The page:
White House: Jerusalem is Israel’s capital and ambiguity hasn’t worked

White House: Jerusalem is Israel’s capital and ambiguity hasn’t worked

By Loree Lewis   
Jerusalem. (Photo: yeowatzup/ Flickr)

WASHINGTON – President Donald Trump is expected to recognize “the historic and modern reality” that “Jerusalem is the capital of Israel” on Wednesday afternoon, senior White House officials told reporters Tuesday.

The officials said Trump’s announcement will not touch specifically on the status of East Jerusalem, which the Palestinian Authority plans to mark as its capital as part of a two-state solution.

“President Trump also recognizes the specific boundaries of Israeli sovereignty in Jerusalem are subject to final status negotiations of such an agreement. President Trump emphasizes the status quo for the Temple Mount and Haram al-Sharif,” said one official.

They said Trump continues to support a two-state solution if that is what the parties decide on. The officials said Trump told Palestinian Authority President Mahmoud Abbas that he believes the U.S. can still be an arbiter in the peace process.

“In taking this action, President Trump fulfills a major campaign promise that had been made by a number of previous presidential candidates,” said one official, who noted that nine successive U.S. Congresses had passed a resolution calling on the president to abide by the 1995 Jerusalem Embassy Act.

That bill directed the U.S. to begin the process of moving the U.S. embassy in Israel from Tel Aviv, where all foreign embassies are located, to Jerusalem, where Israel’s government is oriented. It gave the State Department until 1999 to open the embassy or lose half its funding for building acquisition and maintenance abroad.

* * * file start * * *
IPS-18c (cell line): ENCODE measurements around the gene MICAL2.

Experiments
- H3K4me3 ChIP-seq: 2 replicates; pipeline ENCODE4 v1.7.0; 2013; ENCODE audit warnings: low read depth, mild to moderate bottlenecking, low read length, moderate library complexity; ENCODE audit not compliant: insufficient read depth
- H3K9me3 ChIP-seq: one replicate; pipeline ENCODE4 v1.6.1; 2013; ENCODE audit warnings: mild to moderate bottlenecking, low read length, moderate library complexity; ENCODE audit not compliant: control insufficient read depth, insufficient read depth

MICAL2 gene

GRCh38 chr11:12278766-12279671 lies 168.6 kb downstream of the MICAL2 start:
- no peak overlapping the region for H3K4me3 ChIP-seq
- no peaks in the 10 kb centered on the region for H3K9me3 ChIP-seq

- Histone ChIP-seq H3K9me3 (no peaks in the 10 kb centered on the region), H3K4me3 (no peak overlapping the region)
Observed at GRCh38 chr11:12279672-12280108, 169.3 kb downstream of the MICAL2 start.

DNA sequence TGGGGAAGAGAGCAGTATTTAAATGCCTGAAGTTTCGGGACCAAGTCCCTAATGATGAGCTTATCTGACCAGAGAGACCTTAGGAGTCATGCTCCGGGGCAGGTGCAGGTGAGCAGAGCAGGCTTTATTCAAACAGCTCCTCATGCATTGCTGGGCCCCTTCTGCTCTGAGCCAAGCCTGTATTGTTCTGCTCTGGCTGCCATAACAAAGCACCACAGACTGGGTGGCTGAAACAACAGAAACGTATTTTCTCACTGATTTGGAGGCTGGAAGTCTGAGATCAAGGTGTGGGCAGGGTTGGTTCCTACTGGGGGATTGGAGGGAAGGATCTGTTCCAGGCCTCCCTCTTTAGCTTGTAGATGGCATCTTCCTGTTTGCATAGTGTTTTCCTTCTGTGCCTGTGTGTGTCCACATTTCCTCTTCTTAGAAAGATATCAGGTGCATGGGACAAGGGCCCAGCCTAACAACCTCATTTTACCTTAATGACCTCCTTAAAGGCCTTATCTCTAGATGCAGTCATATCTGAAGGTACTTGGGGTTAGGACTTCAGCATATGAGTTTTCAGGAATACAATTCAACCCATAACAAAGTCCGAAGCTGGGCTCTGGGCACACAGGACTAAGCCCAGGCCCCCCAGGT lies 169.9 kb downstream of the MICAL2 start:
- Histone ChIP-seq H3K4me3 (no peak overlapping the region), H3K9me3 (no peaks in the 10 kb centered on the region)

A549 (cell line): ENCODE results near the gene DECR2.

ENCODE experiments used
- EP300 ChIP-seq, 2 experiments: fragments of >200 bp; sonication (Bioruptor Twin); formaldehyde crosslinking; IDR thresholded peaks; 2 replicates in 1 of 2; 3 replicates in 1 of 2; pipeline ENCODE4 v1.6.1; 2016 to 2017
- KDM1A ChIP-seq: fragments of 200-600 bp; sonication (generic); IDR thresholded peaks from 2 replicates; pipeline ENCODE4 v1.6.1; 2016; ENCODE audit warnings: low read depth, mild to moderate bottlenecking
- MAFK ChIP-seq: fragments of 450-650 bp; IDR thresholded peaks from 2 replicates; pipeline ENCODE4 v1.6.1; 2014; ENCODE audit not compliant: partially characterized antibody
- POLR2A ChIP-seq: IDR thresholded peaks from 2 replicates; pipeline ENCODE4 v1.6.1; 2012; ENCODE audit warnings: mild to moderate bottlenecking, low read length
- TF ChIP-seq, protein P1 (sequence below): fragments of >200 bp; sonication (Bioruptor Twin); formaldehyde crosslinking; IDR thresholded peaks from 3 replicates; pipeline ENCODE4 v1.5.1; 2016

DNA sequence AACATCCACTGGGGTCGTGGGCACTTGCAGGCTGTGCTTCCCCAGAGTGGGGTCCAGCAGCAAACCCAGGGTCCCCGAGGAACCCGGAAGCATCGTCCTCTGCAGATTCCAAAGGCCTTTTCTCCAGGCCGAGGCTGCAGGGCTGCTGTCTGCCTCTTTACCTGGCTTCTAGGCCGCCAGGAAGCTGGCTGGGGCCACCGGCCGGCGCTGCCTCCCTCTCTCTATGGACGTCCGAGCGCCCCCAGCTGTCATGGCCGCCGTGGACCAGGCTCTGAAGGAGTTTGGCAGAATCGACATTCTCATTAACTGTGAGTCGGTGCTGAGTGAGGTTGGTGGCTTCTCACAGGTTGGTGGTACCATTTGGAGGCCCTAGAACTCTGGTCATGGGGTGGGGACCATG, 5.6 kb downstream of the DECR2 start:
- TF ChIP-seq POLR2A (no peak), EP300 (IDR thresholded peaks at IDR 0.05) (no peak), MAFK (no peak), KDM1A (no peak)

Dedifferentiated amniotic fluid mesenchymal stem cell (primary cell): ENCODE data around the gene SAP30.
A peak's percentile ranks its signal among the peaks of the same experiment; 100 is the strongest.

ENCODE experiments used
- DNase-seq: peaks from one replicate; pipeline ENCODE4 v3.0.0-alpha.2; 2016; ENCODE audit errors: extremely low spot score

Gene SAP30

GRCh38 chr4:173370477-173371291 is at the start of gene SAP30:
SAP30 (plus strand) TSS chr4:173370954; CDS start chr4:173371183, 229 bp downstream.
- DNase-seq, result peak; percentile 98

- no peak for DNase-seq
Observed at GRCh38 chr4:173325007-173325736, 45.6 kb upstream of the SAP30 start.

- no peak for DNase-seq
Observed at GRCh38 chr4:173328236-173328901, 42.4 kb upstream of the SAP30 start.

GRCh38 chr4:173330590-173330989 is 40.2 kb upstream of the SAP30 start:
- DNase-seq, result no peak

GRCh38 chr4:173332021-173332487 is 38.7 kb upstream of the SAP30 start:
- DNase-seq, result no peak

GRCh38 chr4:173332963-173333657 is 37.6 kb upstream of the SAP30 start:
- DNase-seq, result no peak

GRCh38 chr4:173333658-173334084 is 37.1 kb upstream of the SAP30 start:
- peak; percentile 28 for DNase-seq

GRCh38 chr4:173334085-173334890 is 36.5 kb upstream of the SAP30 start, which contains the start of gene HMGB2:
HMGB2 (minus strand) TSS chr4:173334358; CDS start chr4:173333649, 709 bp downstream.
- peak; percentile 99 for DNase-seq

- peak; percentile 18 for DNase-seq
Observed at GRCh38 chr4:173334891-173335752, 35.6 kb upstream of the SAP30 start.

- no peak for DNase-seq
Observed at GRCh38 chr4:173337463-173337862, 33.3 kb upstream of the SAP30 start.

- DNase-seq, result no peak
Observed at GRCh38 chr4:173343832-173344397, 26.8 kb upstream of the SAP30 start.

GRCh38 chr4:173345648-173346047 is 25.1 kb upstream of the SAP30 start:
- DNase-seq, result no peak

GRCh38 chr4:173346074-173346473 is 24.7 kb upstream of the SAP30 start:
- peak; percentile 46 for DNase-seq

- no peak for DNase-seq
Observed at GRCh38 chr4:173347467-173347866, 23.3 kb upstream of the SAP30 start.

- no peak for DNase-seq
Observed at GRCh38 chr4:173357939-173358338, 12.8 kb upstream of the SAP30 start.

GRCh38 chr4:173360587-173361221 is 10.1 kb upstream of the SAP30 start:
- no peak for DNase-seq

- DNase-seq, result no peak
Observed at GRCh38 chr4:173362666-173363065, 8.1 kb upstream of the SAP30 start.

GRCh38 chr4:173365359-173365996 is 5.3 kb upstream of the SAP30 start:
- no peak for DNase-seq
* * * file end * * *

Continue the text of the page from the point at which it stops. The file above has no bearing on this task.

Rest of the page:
Claiming Congressional overreach, presidents since Bill Clinton have passed waivers delaying the move every six months.

Trump is still expected to sign the waiver, the officials said. They said he has instructed the State Department to begin moving the embassy to Jerusalem, and compared the process to that behind the soon to open U.S. embassy in London. They said it would take 3 to 4 years to build the facility, and there was not an expectation to finish the project within Trump’s four-year term.

They said the Jerusalem Embassy Act penalty could be changed with Congressional action or it will cease to have effect when the new embassy opens in Jerusalem.

Officials said the “policy of ambiguity” about Jerusalem has not worked.

“I think that’s fundamentally where his opinion has been on this subject all along, including before he became president. And, he’s encouraged by the process that his peace team has made so far. I know a lot of that process isn’t visible,” said one official, including that the details of the secret talks will be released at the right time.

The officials said Trump believed that now was the right time to make the declaration, that it is the right step to take. One said, “the president is very optimistic.”

The officials brushed off warnings from U.S. allies and other world leaders, stating that walking away doesn’t create peace, as well as global force protection measures ordered for U.S. military and diplomatic personnel, stating that it’s the departments’ roles to keep their people safe.

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